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Why Catholics Are Up in Arms Over the "Hostile" California Confession Bill
Written by <a href="index.php?option=com_comprofiler&task=userProfile&user=37547"><span class="small">Ruth Graham, Slate</span></a>   
Monday, 10 June 2019 08:33

Graham writes: "Last month state senators in Sacramento passed a bill that some say will force Catholic priests to violate a Catholic sacrament: confession, also known as the sacrament of reconciliation."

Historically, American law has carved out a 'clergy-penitent privilege' for the confessional that is similar to attorney-client privilege. (photo: Annie Spratt/Unsplash)
Historically, American law has carved out a 'clergy-penitent privilege' for the confessional that is similar to attorney-client privilege. (photo: Annie Spratt/Unsplash)

Why Catholics Are Up in Arms Over the "Hostile" California Confession Bill

By Ruth Graham, Slate

10 June 19


he capital of California was named for a river that was in turn named for the Catholic sacrament of the Eucharist. So it’s notable that last month state senators in Sacramento passed a bill that some say will force Catholic priests to violate a different Catholic sacrament: confession, also known as the sacrament of reconciliation.

Confession, as shown in a zillion pop cultural depictions, is a private conversation between a priest and an individual, meant to encourage Catholics to examine their consciences and request forgiveness from God. The format varies—for example, the two parties may sit face to face, or with an opaque screen between them—but the penitent is encouraged to offer a full inventory of her sins since her last visit. In return, the priest is bound by an ironclad oath of secrecy called the “seal of confession.”

Historically, American law has protected that seal, carving out a “clergy-penitent privilege” for the confessional that is similar to attorney-client privilege. But a bill making its way through the California state Legislature would ever-so-slightly crack the seal open. SB 360, which passed the state Senate in May, would require priests to report suspicions of child abuse obtained through confession in some circumstances. The bill is expected to be voted on by the lower house of the state Legislature in September, according to Catholic News Service. And many Catholics are not happy about it.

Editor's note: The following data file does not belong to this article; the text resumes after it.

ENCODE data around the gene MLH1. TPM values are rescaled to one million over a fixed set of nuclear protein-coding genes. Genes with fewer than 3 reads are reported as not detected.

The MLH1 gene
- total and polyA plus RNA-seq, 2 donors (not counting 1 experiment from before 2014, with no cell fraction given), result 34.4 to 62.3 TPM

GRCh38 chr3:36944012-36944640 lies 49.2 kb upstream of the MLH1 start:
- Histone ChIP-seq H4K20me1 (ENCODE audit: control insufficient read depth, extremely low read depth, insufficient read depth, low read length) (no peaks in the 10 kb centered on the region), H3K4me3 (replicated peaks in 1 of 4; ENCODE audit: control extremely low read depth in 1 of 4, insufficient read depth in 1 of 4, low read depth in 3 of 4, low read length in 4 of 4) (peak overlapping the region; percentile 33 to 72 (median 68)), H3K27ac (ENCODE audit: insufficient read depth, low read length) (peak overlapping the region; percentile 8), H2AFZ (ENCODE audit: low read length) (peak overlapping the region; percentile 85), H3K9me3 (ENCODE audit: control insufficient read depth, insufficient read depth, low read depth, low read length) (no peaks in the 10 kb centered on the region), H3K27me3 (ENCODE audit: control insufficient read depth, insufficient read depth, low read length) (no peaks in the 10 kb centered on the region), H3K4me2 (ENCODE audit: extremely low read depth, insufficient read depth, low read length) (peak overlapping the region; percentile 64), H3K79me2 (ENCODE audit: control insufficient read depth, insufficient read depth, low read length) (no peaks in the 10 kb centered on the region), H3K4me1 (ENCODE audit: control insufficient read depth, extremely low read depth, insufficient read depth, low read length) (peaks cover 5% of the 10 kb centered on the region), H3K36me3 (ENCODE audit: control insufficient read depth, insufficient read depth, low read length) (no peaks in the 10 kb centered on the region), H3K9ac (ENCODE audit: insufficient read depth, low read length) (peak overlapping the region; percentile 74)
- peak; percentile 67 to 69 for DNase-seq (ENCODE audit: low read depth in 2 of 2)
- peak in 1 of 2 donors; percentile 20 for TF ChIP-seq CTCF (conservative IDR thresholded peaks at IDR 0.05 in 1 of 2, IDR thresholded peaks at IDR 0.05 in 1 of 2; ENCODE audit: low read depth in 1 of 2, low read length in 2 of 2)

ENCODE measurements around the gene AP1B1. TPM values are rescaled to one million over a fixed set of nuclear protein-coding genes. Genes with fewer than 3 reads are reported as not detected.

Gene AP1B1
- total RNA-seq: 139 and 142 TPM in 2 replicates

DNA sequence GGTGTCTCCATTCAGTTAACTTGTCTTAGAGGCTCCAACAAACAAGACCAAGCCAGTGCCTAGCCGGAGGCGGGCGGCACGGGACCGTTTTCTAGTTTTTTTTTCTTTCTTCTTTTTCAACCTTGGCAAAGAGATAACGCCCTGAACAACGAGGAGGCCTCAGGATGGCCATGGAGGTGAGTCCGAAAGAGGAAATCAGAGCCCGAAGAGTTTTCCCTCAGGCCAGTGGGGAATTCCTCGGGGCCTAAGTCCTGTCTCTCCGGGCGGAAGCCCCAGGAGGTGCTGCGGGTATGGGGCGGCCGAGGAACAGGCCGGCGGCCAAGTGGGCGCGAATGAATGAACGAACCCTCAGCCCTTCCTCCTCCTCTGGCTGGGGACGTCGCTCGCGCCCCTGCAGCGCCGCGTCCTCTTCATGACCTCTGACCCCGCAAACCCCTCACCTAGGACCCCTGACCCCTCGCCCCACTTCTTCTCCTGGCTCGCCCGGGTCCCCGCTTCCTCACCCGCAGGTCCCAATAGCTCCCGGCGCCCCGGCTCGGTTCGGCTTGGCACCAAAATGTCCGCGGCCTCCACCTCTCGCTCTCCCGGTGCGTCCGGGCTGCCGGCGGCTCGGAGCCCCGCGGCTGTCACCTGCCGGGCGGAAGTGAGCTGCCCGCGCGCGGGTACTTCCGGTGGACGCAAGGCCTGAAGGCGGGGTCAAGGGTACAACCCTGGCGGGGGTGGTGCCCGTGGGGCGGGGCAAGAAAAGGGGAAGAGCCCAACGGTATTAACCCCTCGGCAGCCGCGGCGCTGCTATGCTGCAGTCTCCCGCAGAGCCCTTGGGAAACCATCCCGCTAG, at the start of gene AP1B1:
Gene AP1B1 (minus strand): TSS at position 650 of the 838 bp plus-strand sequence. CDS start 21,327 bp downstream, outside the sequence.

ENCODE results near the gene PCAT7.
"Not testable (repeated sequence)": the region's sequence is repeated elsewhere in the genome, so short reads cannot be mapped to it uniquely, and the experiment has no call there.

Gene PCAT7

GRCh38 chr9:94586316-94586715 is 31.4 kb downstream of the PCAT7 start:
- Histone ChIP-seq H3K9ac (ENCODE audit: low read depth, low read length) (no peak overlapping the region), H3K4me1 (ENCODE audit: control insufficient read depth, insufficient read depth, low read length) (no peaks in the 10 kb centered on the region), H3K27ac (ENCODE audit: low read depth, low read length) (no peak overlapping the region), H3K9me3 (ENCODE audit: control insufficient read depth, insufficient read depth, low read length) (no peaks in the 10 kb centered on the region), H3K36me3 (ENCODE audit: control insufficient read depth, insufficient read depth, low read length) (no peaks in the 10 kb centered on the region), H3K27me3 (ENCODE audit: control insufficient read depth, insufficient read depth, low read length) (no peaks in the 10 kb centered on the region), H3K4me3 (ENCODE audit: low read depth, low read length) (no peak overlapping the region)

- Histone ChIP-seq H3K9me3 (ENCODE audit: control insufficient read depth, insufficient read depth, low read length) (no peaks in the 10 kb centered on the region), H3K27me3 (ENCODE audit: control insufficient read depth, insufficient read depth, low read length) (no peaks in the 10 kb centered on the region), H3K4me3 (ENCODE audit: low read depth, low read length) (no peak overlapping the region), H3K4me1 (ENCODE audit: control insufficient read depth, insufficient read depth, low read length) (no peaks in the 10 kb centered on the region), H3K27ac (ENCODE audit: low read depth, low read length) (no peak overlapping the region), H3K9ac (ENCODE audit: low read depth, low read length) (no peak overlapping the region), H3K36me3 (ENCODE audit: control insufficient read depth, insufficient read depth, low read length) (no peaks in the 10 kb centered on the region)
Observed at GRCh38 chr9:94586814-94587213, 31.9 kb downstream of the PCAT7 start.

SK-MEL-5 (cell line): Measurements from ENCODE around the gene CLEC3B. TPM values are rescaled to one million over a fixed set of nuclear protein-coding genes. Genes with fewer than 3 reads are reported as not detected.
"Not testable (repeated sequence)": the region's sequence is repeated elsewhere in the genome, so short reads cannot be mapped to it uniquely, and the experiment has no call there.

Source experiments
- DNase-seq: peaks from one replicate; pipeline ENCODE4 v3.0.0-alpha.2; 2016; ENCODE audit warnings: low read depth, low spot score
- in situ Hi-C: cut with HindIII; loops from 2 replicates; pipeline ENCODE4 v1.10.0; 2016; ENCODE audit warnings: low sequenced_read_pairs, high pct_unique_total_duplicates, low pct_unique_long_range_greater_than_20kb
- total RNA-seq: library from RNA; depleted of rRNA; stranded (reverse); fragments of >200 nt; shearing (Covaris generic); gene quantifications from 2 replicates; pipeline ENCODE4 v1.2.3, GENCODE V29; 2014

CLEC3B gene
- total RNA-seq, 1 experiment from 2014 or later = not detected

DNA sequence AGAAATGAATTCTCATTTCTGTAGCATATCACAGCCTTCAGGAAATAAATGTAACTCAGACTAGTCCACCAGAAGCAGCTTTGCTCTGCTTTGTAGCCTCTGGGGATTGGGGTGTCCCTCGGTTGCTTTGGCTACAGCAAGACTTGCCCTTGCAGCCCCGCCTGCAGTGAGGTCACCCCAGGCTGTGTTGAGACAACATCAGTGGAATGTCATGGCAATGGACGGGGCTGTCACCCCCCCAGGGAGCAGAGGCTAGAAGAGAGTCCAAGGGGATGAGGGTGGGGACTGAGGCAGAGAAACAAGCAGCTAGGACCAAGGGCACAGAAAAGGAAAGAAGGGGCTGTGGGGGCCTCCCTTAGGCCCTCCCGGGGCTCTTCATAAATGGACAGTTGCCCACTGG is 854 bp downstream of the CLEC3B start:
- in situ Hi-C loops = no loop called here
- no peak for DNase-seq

Clergy are already among the many professionals deemed mandated reporters for child abuse in California. But state law makes an exception for “penitential communications” obtained in settings where the cleric has a sacramental duty to maintain secrecy. As reporter Jack Jenkins recently pointed out, California’s pathbreaking 1990 law designating clergy as mandated reporters included a confessional carve-out that many other states added when they later adopted similar laws.

The new bill might seem like a very modest burden. In fact, its current language is even narrower than earlier drafts: In the version that passed, a priest would be bound to report suspicions of abuse only if the confessor is a fellow priest or an employee of the same institution—almost all lay people would remain unaffected. But some Catholics remain alarmed by what they see as a state intrusion into a sacred ritual. The policy arm of the state’s conference of Catholic bishops called it “an attack on the sanctity of the confessional.” Robert Barron, a prominent bishop in the Archdiocese of Los Angeles, called it “an egregious violation of the principle of religious liberty” and wrote that it “should alarm not only every Catholic in the country, but indeed the adepts of any religion.” And in an interview with the New Yorker’s Isaac Chotiner this week, New York Times columnist Ross Douthat listed the bill as an example of liberals in power “taking stances that are increasingly hostile to conservative Christian institutions.”

These objections can be hard to understand, especially in the context of renewed awareness of the catastrophically widespread sexual abuse crisis within the Catholic Church. No one who objects to the bill would say they want to protect abusers. But it’s not just a human tradition, the argument goes; it’s a ritual instituted by God. And if priests are required to report suspicions of child abuse, then why not other serious crimes? Others raise practical concerns: What if a priest cannot identify the confessor because of the privacy screen between them?

The California bill would represent a potentially life-altering decision for priests. The church’s own laws forbid priests from betraying a penitent’s confidentiality for any reason, with an automatic and immediate punishment of excommunication. (This means more than the loss of a job: It signifies expulsion from Christian community and a ban on receiving future sacraments.) Throughout church history, there are stories of priests choosing to be executed rather than betray the seal. Some priests say that if faced with the decision that could be forced on them by the California bill, they would defer to the church’s law. “Break the seal or go to jail? Absolutely, I would not break the seal of confession,” one Nebraska priest told Catholic News Service this week. “I would go to jail.”